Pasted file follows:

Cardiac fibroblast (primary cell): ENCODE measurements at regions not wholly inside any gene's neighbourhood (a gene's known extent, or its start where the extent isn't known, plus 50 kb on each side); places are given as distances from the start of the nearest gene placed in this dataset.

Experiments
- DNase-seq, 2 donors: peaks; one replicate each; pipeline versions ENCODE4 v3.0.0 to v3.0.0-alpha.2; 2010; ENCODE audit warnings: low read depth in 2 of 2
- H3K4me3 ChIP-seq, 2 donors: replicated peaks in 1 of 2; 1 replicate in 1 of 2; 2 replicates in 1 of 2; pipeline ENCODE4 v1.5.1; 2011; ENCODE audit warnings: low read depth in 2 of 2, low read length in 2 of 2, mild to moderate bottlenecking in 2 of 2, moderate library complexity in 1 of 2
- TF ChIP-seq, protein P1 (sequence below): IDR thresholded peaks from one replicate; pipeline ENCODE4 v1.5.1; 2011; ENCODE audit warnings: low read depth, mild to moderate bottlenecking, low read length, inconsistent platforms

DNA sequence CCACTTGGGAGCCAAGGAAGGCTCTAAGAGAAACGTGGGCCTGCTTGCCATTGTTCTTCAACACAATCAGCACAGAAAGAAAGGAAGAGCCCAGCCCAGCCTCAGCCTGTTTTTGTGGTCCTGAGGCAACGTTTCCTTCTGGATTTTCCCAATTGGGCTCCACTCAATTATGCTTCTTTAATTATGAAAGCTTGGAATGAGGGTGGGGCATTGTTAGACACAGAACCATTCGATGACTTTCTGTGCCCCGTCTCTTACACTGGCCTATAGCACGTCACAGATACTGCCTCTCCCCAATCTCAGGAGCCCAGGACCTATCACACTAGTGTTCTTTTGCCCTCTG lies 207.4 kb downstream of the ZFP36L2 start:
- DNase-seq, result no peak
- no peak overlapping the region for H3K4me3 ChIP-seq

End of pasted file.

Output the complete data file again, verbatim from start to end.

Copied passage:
Cardiac fibroblast (primary cell): ENCODE measurements at regions not wholly inside any gene's neighbourhood (a gene's known extent, or its start where the extent isn't known, plus 50 kb on each side); places are given as distances from the start of the nearest gene placed in this dataset.

Experiments
- DNase-seq, 2 donors: peaks; one replicate each; pipeline versions ENCODE4 v3.0.0 to v3.0.0-alpha.2; 2010; ENCODE audit warnings: low read depth in 2 of 2
- H3K4me3 ChIP-seq, 2 donors: replicated peaks in 1 of 2; 1 replicate in 1 of 2; 2 replicates in 1 of 2; pipeline ENCODE4 v1.5.1; 2011; ENCODE audit warnings: low read depth in 2 of 2, low read length in 2 of 2, mild to moderate bottlenecking in 2 of 2, moderate library complexity in 1 of 2
- TF ChIP-seq, protein P1 (sequence below): IDR thresholded peaks from one replicate; pipeline ENCODE4 v1.5.1; 2011; ENCODE audit warnings: low read depth, mild to moderate bottlenecking, low read length, inconsistent platforms

DNA sequence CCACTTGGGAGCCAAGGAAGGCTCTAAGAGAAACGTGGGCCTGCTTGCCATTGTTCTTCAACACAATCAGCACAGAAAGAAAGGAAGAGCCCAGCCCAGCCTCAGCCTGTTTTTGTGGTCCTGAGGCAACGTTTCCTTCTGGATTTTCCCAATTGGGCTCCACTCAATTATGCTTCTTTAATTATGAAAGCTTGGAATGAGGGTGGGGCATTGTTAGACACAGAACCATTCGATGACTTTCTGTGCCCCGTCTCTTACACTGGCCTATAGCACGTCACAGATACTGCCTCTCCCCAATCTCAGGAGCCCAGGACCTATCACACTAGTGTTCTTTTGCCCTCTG lies 207.4 kb downstream of the ZFP36L2 start:
- DNase-seq, result no peak
- no peak overlapping the region for H3K4me3 ChIP-seq